This year’s edition of the Tokyo International Art Fair will feature paintings, sculpture, photographic illustrations, jewelry and a “sumo-size” book, with the work coming courtesy of hundreds of artists from 30 different countries, fair organizer Joelle Dinnage tells The Japan Times.
The festival, now in its fourth year, is run by the Global Art Agency, which organizes art fairs in cities around the world including Barcelona, Miami and Amsterdam.
“Almost 10,000 people visited the event last year, connections were made, and everyone was extremely satisfied,” Dinnage says, summing up the 2017 edition held near Shibuya Station. The fair has hopped to different venues and neighborhoods in the capital each year — from Harajuku to Omotesando and then Shibuya — and this year’s festivities will once again get a new look when they take place at Bellesalle Roppongi on the weekend of May 25.
It’s important to note, however, that while the event begins Friday, it doesn’t open to the general public until Saturday. The Friday night kickoff requires tickets that, according to Dinnage, will get you a “Champagne reception, private viewing and a first opportunity to buy (the art).”
Tickets for the VIP viewing can be purchased online or at the door.
TIAF will open to the general public on May 26 and anyone can take a look for free. Live painting will take place during the day, and evening festivities on Saturday include the Global Art Awards Ceremony at 6 p.m.
When asked what she’s most looking forward to sharing at this year’s fair, Dinnage says they are “very excited” to have art book publisher Taschen exhibiting. The German company will be showing a 50 × 70-centimeter publication featuring “precious surviving murals of Tibetan Buddhist culture.” What stands out most about the images in the book is the color — filled with deep blues, striking reds and vibrant golds. As a bonus, the book has been signed by the Dalai Lama and comes with a bookstand designed by Pritzker Prize-winning architect Shigeru Ban.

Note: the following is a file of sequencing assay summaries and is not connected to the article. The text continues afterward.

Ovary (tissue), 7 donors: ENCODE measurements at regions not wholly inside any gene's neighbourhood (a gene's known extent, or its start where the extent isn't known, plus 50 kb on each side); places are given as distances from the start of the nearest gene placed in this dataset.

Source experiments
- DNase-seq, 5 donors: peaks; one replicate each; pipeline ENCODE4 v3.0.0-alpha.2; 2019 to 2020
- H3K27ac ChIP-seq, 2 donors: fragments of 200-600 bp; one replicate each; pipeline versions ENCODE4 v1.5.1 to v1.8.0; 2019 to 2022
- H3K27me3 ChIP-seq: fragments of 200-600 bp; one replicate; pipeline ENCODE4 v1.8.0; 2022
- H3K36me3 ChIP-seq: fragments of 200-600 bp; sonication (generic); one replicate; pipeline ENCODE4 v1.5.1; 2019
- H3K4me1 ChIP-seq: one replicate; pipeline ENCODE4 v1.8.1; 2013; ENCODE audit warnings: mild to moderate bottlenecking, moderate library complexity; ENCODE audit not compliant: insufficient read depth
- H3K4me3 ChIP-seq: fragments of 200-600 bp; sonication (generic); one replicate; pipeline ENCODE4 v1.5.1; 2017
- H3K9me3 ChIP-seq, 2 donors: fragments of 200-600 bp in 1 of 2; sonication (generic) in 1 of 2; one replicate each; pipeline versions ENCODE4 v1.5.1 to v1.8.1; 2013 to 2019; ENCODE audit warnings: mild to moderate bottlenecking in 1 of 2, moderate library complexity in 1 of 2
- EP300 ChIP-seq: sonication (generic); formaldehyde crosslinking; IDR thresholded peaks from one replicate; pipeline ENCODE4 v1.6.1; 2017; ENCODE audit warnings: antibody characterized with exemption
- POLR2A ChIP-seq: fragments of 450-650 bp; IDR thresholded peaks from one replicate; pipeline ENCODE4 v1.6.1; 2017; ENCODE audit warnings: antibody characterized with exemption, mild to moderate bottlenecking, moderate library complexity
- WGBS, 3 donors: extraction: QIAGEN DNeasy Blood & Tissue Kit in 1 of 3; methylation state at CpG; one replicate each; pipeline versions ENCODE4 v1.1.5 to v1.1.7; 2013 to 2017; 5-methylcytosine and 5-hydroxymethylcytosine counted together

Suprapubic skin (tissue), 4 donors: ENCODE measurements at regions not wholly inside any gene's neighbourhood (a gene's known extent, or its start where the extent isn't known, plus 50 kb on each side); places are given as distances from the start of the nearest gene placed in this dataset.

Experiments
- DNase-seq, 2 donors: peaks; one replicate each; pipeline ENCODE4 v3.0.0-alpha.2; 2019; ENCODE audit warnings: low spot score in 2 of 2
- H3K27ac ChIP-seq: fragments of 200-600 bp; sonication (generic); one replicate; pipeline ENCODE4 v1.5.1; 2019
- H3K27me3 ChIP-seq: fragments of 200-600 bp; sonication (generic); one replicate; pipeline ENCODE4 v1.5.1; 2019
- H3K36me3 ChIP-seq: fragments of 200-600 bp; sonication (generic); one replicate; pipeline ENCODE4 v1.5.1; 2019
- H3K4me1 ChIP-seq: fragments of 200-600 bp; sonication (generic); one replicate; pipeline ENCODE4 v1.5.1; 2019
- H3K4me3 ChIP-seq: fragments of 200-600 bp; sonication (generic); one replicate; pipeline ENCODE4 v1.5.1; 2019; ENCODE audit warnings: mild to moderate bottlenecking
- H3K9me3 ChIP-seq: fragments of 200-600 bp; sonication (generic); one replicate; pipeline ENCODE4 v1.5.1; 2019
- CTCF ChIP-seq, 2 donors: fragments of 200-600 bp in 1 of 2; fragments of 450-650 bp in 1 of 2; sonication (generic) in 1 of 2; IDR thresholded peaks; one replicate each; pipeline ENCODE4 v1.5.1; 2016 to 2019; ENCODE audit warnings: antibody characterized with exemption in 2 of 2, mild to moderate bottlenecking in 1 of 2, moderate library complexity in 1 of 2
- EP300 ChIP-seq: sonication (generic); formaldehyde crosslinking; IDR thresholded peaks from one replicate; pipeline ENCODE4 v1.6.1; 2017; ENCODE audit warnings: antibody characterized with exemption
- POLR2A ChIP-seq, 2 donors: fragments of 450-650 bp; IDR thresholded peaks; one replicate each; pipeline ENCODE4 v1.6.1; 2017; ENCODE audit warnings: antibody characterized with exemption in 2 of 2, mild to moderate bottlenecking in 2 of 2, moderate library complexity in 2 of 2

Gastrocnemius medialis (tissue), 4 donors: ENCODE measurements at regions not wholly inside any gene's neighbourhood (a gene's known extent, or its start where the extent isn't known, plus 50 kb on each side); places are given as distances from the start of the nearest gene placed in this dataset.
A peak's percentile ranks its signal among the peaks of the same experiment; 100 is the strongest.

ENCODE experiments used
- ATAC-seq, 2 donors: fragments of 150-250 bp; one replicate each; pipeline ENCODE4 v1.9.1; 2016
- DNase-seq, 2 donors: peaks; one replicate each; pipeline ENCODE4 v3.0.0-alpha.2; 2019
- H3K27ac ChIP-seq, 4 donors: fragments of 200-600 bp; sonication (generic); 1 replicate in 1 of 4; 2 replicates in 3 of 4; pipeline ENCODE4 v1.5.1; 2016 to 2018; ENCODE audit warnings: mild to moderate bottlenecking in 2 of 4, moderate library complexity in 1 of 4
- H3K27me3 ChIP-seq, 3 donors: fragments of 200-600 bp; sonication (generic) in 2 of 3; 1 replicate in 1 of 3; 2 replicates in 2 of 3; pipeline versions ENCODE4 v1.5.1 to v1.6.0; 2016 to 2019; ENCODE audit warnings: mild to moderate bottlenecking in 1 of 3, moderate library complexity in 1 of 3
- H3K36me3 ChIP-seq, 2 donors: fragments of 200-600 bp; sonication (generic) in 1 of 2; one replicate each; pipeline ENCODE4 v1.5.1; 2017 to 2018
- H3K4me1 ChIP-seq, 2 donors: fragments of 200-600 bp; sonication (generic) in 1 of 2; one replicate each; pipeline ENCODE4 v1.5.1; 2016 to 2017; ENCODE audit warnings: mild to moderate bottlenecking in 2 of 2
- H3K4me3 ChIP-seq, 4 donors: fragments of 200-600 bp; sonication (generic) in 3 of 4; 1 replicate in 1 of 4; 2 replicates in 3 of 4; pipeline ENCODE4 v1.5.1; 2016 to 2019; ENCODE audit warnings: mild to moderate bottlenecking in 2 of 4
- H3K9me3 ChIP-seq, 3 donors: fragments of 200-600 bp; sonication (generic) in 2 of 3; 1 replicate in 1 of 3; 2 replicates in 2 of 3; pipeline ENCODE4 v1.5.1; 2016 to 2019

Even if your small Tokyo apartment can’t quite accommodate such a hefty item, or your wallet can’t quite afford such a large purchase, it’s worth it just to sneak a peak.
In addition to Taschen’s Tibetan mural book, the work of renowned artists such as Damien Hirst and Takashi Murakami will also be on hand. Because its profile has risen over the past few years, TIAF organizers almost seemed spoiled for choice when it comes to exhibitors.
“We received over 1,000 applications for exhibitors wanting to take part, and unfortunately we can select only 100-150 people, so sometimes we have to disappoint people,” Dinnage says.
Other artists and groups set to show their work this weekend include the four Singaporean artists of DisQuiet Gallery, who focus on mental illness and the various ways in which it manifests within us; Canada-based artist Keiko Imaizumi, who will display prints with nature motifs that are illuminated by LED lights; Malawi-born artist Franco the Creator, who produces spiritual art designed to connect us to our emotional truth through colorful geometrical paintings; and the Cuen Gallery from Mexico, which will be showcasing the conceptual art of Oaxaca-born Ramon Jimenez Cardenas.
While the focus is on international art, TIAF does its best to fit in with the local art scene, of which Dinnage is a fan.
In fact, Dinnage is quick to praise institutions such as the Mori Art Museum that have helped create the city’s rich “art and culture” scene. She hopes that the movers and shakers of Tokyo will be able to be a part of her own event. “The style of Takashi Murakami and Yayoi Kusama is something that will be reflected back in our event too,” she says.
The Tokyo International Art Fair takes place at a time where the Chinese market in particular is growing, and there have been record-smashing payouts for pieces of art at auction. Dinnage mentions Zozotown founder Yusaku Maezawa’s purchase of a 1982 painting by U.S. painter Jean-Michel Basquiat at a Sotheby’s auction last year for $110.5 million.
“The art market right now is very interesting indeed,” she says, “and I find that more and more people are getting interested in investing in art, which then also gets attention from people that might have never considered it before.
“It’s always a challenge to try and curate a good selection of art for the show that is refreshing, new and interesting.”